Many youth become homeless as a result of family problems and financial difficulties. Some of the causes of homelessness are due to physical or sexual abuses, family that has a drug addiction, or because of parental neglect. Often the young people experience more than one of these factors in their homes. For example runaways usually leave their home without letting their parents or a legal caregiver know about their whereabouts. They often tend to have a history of hardship in school and behavioral problems with other peers. Children from families that have always been poor are likely to be worse off than children in families that experience sudden hardship due, for example, to the recession and foreclosure crisis (NCSL, 2103).  Parents are the majority of the time a primary reason these youth becomes homeless.

A dysfunctional family can be one of many reasons why these youth would leave their home. The youths become homeless due to some disruptions of their families caused by divorce. If the families break up, the youths are forced to search for new places to live and this becomes very difficult for them. They may lack suitable places to go or stay as they may lack the required funds. The number of homeless youth has been growing and it has become a serious problem in our society. In a study, 46% of runaway and homeless youth had been physically abused and 17% were forced into unwanted sexual activity by a family or household member (National Coalition for the Homeless, 2007). Some of these young people becomes homeless when their families suffers financial crisis resulting from lack of affordable housing, no job opportunities, no medical insurance or inadequate welfare benefits.  They are not only in need of money, but they are also in need of attention and support.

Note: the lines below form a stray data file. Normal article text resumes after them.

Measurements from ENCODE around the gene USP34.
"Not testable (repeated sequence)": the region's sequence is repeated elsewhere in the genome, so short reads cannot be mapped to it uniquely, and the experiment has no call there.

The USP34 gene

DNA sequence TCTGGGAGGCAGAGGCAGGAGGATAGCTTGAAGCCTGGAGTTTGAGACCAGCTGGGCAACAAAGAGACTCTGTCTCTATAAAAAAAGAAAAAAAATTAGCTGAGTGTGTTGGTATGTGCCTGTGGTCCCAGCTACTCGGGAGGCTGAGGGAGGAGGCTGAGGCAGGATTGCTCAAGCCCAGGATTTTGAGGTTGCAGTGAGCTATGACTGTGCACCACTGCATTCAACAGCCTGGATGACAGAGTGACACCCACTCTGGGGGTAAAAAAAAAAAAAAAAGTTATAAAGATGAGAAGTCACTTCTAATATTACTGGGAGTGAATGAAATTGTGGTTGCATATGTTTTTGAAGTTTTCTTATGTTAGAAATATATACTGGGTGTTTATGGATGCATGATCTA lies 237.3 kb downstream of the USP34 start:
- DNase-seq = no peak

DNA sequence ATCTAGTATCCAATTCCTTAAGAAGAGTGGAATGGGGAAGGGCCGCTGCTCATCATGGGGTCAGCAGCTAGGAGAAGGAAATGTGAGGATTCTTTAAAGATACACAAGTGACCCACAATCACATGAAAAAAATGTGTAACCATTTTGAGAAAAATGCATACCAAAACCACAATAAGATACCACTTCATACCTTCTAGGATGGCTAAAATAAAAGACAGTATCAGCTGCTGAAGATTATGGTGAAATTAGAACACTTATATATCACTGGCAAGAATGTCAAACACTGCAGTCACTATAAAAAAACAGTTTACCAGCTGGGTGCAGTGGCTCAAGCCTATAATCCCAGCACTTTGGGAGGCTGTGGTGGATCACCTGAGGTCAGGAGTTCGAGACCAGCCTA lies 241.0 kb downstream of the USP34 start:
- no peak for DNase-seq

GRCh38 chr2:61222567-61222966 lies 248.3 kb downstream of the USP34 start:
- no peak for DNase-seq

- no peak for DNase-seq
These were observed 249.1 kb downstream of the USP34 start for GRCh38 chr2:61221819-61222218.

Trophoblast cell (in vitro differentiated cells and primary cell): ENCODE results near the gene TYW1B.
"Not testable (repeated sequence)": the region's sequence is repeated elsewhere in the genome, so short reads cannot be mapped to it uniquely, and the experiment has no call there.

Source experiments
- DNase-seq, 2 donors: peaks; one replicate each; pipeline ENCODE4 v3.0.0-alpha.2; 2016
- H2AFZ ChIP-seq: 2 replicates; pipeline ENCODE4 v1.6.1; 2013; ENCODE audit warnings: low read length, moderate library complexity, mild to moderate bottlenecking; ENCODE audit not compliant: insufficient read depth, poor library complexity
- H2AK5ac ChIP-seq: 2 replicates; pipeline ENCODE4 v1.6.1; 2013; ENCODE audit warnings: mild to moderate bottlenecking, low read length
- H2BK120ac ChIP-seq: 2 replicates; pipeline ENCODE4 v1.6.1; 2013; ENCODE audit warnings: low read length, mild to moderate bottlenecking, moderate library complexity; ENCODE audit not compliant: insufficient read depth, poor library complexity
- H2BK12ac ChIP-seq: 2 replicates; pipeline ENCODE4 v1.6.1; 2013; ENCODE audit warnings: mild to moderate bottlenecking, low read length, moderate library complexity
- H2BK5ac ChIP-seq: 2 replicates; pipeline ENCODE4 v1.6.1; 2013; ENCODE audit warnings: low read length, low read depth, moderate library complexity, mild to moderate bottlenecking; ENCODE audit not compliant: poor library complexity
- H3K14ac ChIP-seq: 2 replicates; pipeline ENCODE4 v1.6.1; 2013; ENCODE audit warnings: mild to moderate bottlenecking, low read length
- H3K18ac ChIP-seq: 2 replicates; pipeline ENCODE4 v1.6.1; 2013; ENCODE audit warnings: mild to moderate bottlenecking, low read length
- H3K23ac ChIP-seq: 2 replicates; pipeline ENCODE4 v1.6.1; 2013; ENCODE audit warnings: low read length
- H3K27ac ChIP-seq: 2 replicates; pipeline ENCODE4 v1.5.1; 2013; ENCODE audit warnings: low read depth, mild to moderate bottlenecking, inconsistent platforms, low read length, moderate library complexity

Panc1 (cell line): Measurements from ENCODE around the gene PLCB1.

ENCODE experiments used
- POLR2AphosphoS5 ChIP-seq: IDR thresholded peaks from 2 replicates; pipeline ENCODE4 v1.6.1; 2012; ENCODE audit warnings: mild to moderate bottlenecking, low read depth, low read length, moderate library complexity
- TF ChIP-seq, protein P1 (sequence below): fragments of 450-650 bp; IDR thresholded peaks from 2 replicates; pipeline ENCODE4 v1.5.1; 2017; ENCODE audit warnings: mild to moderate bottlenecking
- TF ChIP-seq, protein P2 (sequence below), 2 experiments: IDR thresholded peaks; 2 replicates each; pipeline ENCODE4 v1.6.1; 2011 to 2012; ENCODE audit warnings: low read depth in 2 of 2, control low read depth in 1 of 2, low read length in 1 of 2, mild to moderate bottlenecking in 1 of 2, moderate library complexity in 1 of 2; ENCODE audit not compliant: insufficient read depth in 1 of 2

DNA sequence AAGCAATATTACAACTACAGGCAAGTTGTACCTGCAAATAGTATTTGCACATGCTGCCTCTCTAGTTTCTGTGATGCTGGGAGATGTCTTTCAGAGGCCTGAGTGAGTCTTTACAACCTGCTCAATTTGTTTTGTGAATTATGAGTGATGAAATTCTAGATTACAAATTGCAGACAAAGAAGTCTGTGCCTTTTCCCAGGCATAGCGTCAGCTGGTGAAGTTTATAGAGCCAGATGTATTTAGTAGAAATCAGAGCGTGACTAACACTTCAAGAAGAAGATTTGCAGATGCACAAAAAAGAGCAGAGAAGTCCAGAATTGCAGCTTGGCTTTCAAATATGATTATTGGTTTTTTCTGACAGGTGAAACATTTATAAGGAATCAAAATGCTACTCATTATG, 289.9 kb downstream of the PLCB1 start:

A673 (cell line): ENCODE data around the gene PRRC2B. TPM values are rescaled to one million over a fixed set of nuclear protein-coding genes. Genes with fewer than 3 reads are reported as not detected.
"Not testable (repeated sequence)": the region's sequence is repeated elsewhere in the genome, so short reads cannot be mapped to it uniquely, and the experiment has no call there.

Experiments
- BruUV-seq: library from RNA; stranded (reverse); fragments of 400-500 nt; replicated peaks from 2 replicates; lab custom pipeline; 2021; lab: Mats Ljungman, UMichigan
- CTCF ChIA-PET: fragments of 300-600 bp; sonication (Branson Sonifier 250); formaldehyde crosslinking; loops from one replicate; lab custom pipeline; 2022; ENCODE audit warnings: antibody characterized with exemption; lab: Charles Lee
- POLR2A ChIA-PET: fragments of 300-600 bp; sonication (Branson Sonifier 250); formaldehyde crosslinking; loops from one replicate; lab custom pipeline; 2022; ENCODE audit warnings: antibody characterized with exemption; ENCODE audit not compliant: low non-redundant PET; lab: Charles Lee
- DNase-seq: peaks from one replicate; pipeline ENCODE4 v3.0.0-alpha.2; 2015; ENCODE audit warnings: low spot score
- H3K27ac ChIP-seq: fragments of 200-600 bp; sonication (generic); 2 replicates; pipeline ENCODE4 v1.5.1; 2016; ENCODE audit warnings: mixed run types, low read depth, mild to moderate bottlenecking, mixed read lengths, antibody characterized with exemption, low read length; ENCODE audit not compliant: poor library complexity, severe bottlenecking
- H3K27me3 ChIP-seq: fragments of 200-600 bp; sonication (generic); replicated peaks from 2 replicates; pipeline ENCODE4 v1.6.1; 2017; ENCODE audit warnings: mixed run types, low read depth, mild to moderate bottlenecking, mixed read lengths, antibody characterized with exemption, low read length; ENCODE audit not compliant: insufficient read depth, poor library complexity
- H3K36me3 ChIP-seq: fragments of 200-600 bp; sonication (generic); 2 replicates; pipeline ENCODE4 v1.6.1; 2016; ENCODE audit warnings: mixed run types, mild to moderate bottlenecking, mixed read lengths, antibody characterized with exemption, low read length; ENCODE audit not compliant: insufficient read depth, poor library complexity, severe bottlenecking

Youth homelessness face gets involve in a high-risk survival behaviors in order to meet their basic needs. Youth on the streets fall prey to substance abuse, develop mental illness, and victimization. Young homeless people are most likely to have high-risk behaviors in such like engaging in unprotected sex, having multiple sex partners and gain access to substance abuse. Some of the homeless youth are forced to involve themselves in prostitution in order to obtain their daily bread and survival. For instance, they participate in unsafe sex in the exchange of basic necessities such as food, shelter and money. This is so because the greater percentage of the youths is sexually active at the average age of thirteen and fourteen years.  Homeless youth use prostitution as ways to survive, in which it can cause lots of unwanted pregnancies. Chronic health conditions, including asthma, other lung problems, high blood pressure, tuberculosis, diabetes, hepatitis, or HIV/AIDS, are prevalent among homeless youth (Pope, 2013). To obtain money, food, or a place to sleep, homeless youth may panhandle or resort to extreme measures such as theft, drug sales and abuse, prostitution, or survival sex (Pope, 2013). Homeless youth can also become mentally unstable.